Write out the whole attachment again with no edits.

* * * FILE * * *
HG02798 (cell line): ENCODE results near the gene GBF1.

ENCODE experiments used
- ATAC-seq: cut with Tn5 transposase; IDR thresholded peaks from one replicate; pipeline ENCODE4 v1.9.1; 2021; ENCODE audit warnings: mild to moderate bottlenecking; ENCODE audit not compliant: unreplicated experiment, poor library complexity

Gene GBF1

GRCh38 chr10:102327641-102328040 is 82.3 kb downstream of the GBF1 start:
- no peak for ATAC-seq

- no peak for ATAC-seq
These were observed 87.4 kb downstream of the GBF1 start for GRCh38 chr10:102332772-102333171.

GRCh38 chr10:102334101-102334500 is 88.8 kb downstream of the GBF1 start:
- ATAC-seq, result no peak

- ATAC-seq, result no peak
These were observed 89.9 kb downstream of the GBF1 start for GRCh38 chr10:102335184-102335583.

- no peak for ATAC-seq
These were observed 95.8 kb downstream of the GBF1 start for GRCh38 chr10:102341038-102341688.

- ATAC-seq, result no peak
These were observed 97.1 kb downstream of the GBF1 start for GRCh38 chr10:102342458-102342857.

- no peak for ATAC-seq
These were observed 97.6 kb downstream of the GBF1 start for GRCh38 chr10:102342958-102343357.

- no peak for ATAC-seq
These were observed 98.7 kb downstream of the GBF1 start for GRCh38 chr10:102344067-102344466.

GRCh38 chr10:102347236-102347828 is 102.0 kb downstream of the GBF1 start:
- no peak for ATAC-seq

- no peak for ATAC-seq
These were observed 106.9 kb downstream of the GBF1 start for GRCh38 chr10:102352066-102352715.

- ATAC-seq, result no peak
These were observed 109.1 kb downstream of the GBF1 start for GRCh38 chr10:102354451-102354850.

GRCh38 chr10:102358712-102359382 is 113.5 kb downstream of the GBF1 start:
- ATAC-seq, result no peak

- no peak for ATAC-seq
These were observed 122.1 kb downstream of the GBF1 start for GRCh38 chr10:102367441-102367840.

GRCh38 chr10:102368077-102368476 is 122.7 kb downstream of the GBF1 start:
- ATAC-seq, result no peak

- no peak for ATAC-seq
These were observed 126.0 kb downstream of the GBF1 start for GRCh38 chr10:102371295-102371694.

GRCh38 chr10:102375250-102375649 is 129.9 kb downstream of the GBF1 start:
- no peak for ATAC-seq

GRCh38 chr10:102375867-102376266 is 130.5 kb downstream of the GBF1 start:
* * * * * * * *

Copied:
HG02798 (cell line): ENCODE results near the gene GBF1.

ENCODE experiments used
- ATAC-seq: cut with Tn5 transposase; IDR thresholded peaks from one replicate; pipeline ENCODE4 v1.9.1; 2021; ENCODE audit warnings: mild to moderate bottlenecking; ENCODE audit not compliant: unreplicated experiment, poor library complexity

Gene GBF1

GRCh38 chr10:102327641-102328040 is 82.3 kb downstream of the GBF1 start:
- no peak for ATAC-seq

- no peak for ATAC-seq
These were observed 87.4 kb downstream of the GBF1 start for GRCh38 chr10:102332772-102333171.

GRCh38 chr10:102334101-102334500 is 88.8 kb downstream of the GBF1 start:
- ATAC-seq, result no peak

- ATAC-seq, result no peak
These were observed 89.9 kb downstream of the GBF1 start for GRCh38 chr10:102335184-102335583.

- no peak for ATAC-seq
These were observed 95.8 kb downstream of the GBF1 start for GRCh38 chr10:102341038-102341688.

- ATAC-seq, result no peak
These were observed 97.1 kb downstream of the GBF1 start for GRCh38 chr10:102342458-102342857.

- no peak for ATAC-seq
These were observed 97.6 kb downstream of the GBF1 start for GRCh38 chr10:102342958-102343357.

- no peak for ATAC-seq
These were observed 98.7 kb downstream of the GBF1 start for GRCh38 chr10:102344067-102344466.

GRCh38 chr10:102347236-102347828 is 102.0 kb downstream of the GBF1 start:
- no peak for ATAC-seq

- no peak for ATAC-seq
These were observed 106.9 kb downstream of the GBF1 start for GRCh38 chr10:102352066-102352715.

- ATAC-seq, result no peak
These were observed 109.1 kb downstream of the GBF1 start for GRCh38 chr10:102354451-102354850.

GRCh38 chr10:102358712-102359382 is 113.5 kb downstream of the GBF1 start:
- ATAC-seq, result no peak

- no peak for ATAC-seq
These were observed 122.1 kb downstream of the GBF1 start for GRCh38 chr10:102367441-102367840.

GRCh38 chr10:102368077-102368476 is 122.7 kb downstream of the GBF1 start:
- ATAC-seq, result no peak

- no peak for ATAC-seq
These were observed 126.0 kb downstream of the GBF1 start for GRCh38 chr10:102371295-102371694.

GRCh38 chr10:102375250-102375649 is 129.9 kb downstream of the GBF1 start:
- no peak for ATAC-seq

GRCh38 chr10:102375867-102376266 is 130.5 kb downstream of the GBF1 start: